Affecting everything from attention spans to creativity, use of technology affects our ability to get a good night’s sleep. This in turn affects a business’s bottom line.
Sleep is the real issue that underpins the negative aspects of technology use. Affecting everything from attention spans to creativity, use of technology affects our ability to get a good night’s sleep. This in turn affects a business’s bottom line.
A 2016 study from Hult International Business School showed that a lack of sleep costs organisations $2,280 a year for every sleep-deprived employee. Without enough rest, the ability of staff to communicate effectively and problem solve is lowered – costing businesses money.
Help employees reduce usage
To combat the detrimental effects technology brings to the workplace, organisations are adopting the 'Digital Detox', an initiative that looks to reduce the level of exposure employees have to technology both in and out of the office.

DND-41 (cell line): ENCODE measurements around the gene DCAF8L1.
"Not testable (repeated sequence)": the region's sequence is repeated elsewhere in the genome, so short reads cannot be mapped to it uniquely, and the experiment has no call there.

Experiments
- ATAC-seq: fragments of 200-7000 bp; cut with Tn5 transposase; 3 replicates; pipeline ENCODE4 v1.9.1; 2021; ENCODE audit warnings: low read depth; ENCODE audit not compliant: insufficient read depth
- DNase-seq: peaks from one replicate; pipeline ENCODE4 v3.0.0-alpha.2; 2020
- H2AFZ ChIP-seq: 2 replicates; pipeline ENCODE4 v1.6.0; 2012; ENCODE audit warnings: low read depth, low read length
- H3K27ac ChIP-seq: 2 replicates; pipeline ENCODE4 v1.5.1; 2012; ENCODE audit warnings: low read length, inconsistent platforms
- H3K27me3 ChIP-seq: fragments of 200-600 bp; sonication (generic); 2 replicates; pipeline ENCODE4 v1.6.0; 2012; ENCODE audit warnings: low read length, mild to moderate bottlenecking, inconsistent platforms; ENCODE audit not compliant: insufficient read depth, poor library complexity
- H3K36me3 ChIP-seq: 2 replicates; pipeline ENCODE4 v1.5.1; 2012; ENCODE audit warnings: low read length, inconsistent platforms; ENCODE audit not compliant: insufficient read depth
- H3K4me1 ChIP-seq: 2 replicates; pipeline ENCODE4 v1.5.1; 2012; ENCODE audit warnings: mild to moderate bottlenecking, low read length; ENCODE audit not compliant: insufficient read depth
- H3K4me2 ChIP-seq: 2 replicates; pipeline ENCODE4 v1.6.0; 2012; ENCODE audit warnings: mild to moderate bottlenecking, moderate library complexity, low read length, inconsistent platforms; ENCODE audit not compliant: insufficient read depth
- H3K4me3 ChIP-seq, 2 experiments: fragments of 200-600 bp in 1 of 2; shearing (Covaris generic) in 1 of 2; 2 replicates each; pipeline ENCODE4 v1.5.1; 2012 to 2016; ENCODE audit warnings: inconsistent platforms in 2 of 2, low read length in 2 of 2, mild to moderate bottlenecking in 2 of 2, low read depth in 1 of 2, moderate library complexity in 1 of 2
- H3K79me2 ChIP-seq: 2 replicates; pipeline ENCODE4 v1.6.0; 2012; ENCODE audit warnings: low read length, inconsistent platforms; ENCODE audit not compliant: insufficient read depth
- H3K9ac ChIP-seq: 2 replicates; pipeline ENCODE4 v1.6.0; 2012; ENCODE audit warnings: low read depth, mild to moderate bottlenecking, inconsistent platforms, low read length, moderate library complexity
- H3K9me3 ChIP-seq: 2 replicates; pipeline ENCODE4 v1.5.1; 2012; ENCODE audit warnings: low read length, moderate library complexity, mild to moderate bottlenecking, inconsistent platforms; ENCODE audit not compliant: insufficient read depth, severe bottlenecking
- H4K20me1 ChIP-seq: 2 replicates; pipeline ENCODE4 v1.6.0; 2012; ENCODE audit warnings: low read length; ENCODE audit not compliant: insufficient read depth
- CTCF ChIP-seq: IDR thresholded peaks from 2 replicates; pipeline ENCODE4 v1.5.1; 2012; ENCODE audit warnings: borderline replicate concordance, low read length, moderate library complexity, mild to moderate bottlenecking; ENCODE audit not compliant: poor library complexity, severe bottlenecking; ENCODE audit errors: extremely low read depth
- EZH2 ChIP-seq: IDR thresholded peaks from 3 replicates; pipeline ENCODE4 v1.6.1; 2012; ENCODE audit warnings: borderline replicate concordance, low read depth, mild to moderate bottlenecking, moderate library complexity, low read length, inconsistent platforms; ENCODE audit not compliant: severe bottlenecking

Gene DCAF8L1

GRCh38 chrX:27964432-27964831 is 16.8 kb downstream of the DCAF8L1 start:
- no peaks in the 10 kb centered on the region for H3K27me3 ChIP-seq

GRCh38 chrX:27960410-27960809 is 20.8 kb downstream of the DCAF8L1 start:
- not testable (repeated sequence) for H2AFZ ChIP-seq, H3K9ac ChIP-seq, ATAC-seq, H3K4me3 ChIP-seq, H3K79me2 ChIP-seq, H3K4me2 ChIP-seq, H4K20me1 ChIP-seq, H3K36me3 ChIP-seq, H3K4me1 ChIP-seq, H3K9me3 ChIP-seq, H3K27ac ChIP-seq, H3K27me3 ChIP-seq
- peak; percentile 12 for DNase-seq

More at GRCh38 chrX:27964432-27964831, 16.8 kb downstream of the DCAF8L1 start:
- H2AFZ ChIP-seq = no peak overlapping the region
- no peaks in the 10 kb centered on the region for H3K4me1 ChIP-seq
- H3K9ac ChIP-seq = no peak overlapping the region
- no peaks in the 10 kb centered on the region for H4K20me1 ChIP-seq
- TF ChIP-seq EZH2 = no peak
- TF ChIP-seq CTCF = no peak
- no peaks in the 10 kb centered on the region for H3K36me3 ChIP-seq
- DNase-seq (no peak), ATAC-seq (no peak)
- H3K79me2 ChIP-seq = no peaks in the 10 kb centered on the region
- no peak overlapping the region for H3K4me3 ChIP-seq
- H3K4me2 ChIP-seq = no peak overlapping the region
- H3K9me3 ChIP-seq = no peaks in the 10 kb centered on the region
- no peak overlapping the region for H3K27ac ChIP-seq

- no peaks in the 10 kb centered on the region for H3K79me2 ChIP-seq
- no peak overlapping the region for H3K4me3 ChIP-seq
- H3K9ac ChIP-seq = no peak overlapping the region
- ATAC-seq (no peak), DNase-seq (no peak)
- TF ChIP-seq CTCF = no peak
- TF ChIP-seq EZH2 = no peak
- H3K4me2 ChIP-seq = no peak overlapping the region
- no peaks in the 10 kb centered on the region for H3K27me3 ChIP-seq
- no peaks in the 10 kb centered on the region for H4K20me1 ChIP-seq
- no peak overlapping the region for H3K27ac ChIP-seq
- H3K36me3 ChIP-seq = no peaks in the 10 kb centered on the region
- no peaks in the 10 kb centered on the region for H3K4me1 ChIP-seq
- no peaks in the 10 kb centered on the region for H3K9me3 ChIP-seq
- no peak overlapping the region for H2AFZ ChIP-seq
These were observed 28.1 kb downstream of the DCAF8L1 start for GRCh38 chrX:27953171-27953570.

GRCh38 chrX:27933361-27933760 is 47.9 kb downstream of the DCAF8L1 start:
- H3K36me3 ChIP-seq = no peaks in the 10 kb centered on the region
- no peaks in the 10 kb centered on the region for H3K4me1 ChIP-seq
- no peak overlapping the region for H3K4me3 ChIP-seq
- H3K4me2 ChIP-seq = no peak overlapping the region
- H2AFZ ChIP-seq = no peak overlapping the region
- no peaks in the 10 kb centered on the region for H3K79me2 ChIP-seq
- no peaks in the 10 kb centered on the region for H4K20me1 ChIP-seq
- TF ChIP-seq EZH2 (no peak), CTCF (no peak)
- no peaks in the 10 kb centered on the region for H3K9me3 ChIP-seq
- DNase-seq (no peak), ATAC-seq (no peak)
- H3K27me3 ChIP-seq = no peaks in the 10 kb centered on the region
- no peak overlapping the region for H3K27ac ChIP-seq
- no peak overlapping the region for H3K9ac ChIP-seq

For office-based workers, a computer is a necessary part of the job, but it means employees can clock up 30-hours screen time a week just at work. To bring this down, you could implement some of these work policies:
In the office
Given all the distractions the internet provides us, it’s all too easy for staff to stay seated at lunchtime and use their computer for entertainment. To encourage people to get a break from the computer screen, you could organise recreational lunchtime events, particularly around exercise.